Malcolm Gladwell: Could One Man Have Shortened the Vietnam War?Roundup: Media's Take
tags: Vietnam War, BBC News, Malcolm Gladwell, Konrad Kellen
Malcolm Gladwell is a journalist and author
Listening well is a gift. The ability to hear what someone says and not filter it through your own biases is an instinctive ability similar to having a photographic memory.
And I think we have a great deal of trouble with people who have this gift. There is something about all of us that likes the fact that what we hear is filtered through someone's biases.
There are many examples of this phenomenon, but I want to focus on the story of Konrad Kellen, a truly great listener.
During the Vietnam War, he heard something that should have changed the course of history. Only it didn't. And today no-one really knows who Kellen was - which is a shame because his statue should be in the middle of the Vietnam Memorial in Washington DC...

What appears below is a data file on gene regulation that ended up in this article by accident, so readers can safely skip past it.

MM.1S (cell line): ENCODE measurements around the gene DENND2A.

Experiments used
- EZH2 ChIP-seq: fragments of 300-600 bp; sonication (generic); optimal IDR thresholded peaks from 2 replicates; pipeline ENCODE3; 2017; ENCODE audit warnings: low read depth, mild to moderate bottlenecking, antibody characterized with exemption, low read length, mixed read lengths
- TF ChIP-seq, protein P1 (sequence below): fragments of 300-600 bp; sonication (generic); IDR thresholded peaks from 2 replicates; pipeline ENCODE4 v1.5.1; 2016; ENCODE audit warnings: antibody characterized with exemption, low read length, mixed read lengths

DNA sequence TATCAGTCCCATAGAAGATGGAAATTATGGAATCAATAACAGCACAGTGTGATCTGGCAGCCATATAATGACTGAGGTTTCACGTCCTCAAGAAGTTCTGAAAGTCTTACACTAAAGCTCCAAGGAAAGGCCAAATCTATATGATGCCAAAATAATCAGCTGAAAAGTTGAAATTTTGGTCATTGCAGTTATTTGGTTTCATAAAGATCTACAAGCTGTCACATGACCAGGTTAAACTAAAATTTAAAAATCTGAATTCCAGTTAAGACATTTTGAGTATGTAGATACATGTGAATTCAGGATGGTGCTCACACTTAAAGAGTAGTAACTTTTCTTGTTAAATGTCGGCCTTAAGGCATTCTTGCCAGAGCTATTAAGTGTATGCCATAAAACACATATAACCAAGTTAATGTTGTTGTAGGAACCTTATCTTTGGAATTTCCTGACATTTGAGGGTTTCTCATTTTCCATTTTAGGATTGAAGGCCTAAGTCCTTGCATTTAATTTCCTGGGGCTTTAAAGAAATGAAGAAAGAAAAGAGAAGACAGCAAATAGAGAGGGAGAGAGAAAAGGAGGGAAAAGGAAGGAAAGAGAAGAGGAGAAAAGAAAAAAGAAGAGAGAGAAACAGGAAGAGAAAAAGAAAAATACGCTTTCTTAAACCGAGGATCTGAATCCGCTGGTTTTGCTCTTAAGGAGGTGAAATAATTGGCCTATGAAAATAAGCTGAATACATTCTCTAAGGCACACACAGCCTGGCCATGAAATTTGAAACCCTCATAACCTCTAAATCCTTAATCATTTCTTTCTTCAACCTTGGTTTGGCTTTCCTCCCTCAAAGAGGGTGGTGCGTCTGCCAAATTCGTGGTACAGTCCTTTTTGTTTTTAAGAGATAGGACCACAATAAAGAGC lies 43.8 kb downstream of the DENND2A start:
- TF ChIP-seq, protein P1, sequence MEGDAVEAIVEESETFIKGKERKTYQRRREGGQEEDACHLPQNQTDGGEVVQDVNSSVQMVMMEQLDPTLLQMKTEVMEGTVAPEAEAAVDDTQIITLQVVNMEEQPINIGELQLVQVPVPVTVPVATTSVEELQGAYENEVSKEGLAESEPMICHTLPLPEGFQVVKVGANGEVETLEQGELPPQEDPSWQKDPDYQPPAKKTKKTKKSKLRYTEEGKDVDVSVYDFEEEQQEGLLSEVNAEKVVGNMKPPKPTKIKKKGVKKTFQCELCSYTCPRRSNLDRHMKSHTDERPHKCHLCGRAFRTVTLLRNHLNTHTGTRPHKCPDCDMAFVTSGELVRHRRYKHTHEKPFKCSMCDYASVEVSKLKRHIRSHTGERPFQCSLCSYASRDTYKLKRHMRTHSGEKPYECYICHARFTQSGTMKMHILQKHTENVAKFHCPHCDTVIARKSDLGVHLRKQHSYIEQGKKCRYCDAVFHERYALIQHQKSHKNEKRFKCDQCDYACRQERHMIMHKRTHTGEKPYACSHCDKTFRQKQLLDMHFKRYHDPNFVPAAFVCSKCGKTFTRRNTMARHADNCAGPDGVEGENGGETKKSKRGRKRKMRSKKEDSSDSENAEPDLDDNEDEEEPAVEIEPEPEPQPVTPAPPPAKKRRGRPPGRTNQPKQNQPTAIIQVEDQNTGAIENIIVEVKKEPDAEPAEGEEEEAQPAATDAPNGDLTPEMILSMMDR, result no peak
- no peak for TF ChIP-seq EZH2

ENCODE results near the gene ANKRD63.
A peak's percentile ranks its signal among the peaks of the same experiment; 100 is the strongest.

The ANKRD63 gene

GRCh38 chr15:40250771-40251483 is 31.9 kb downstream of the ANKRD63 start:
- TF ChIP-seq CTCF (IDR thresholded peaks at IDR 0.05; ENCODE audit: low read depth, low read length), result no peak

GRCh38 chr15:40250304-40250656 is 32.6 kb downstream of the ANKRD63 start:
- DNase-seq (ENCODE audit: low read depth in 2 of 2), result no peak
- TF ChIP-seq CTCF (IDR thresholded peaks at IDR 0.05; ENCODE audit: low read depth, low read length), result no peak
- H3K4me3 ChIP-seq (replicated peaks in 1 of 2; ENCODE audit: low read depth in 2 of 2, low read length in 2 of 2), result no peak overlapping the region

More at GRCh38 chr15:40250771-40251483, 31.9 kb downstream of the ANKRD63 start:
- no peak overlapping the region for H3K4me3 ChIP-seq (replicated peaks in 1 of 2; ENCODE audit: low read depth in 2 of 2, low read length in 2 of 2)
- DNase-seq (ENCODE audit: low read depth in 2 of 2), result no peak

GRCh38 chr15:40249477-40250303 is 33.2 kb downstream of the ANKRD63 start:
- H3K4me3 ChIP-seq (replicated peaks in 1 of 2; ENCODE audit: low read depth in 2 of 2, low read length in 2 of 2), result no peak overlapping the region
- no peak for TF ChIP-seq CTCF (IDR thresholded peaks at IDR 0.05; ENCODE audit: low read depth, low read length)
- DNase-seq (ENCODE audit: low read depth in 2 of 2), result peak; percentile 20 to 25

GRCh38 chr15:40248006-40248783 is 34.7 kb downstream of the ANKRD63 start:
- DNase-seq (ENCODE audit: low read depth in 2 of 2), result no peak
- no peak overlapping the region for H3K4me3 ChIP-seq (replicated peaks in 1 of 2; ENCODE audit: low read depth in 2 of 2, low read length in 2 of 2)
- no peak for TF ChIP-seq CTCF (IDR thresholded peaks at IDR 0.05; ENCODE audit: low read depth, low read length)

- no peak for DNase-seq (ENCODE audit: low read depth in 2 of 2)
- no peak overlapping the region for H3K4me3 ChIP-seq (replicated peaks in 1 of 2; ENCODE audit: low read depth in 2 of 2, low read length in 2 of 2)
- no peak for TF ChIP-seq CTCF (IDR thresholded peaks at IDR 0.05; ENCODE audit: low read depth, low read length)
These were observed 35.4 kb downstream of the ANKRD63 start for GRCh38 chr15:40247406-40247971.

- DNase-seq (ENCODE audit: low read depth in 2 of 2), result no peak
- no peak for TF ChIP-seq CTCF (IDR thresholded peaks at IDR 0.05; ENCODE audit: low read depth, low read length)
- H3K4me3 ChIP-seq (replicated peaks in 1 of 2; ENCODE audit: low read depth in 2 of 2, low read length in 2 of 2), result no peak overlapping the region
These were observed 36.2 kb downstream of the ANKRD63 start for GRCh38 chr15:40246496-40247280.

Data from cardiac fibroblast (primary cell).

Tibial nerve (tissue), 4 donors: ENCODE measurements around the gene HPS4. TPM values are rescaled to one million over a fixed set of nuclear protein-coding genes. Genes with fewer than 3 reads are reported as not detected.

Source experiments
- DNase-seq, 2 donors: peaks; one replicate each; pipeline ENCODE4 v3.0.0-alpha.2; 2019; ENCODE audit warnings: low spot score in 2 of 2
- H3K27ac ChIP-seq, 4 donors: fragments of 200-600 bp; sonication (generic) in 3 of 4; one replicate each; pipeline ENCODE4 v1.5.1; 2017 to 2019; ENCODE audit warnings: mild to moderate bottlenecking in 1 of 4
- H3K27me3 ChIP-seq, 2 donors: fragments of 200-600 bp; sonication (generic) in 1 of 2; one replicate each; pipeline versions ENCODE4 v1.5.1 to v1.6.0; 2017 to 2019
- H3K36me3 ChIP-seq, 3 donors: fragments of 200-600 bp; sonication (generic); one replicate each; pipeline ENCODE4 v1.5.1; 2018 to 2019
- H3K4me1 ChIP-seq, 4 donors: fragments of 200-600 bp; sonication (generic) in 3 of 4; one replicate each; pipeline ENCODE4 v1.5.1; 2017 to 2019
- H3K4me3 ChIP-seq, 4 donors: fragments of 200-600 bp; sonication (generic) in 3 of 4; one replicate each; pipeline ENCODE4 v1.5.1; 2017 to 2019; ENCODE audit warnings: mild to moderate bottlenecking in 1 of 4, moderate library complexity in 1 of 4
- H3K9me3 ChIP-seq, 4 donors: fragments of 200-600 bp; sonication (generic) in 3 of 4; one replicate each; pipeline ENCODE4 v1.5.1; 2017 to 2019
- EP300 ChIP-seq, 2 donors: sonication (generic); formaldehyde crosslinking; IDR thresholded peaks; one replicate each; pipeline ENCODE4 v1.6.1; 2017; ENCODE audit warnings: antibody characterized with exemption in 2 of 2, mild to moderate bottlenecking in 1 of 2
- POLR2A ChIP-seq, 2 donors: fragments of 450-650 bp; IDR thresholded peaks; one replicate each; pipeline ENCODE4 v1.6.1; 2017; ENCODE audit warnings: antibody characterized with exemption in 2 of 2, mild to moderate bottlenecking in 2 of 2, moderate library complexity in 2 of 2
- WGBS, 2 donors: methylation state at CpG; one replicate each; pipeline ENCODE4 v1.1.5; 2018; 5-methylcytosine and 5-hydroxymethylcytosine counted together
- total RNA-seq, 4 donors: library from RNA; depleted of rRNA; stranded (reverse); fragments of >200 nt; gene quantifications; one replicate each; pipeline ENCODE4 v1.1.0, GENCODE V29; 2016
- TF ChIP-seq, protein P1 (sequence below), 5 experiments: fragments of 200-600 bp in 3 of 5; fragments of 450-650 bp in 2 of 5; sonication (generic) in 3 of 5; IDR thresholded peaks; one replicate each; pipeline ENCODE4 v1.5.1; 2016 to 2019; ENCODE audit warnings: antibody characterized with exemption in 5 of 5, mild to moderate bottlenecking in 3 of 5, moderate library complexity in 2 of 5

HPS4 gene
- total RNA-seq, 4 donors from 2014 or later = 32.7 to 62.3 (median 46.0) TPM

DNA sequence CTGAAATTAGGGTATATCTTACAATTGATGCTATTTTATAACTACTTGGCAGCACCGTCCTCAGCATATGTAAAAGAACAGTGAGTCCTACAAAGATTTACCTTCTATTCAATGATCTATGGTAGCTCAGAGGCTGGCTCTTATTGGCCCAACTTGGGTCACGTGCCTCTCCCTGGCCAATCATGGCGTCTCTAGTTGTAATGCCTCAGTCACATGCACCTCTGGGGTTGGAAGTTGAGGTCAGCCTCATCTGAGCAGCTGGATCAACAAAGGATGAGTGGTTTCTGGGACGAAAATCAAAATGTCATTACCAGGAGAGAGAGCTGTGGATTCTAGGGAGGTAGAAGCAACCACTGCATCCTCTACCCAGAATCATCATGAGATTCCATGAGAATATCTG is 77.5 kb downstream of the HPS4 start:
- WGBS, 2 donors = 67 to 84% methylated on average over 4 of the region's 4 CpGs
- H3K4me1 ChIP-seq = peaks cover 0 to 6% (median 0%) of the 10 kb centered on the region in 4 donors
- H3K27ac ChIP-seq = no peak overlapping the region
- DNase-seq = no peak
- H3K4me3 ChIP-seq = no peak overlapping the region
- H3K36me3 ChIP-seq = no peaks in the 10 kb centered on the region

comments powered by Disqus
- Previously untouched 600BC palace discovered under shrine demolished by Isil in Mosul
- Slate reveals that despite our apology, nothing’s been done to help Guatemalans infected in an experiment worse than Tuskegee
- Russian government website notes that game maker has sent “Secret Hitler” to every US senator
- Scholars debate the future of NATO
- Trump, Putin, and the New Cold War
- James Oliver Horton remembered as a pioneer for African American research
- Theodore Lowi, Zealous Scholar of Presidents and Liberalism, Dies at 85
- What LT. Gen. H.R. McMaster will offer as new national security adviser
- Fareed Zakaria hails historian Nigel Hamilton’s series as the memoir FDR never had the opportunity to write
- French Historian Says He Was Threatened With Deportation at Houston Airport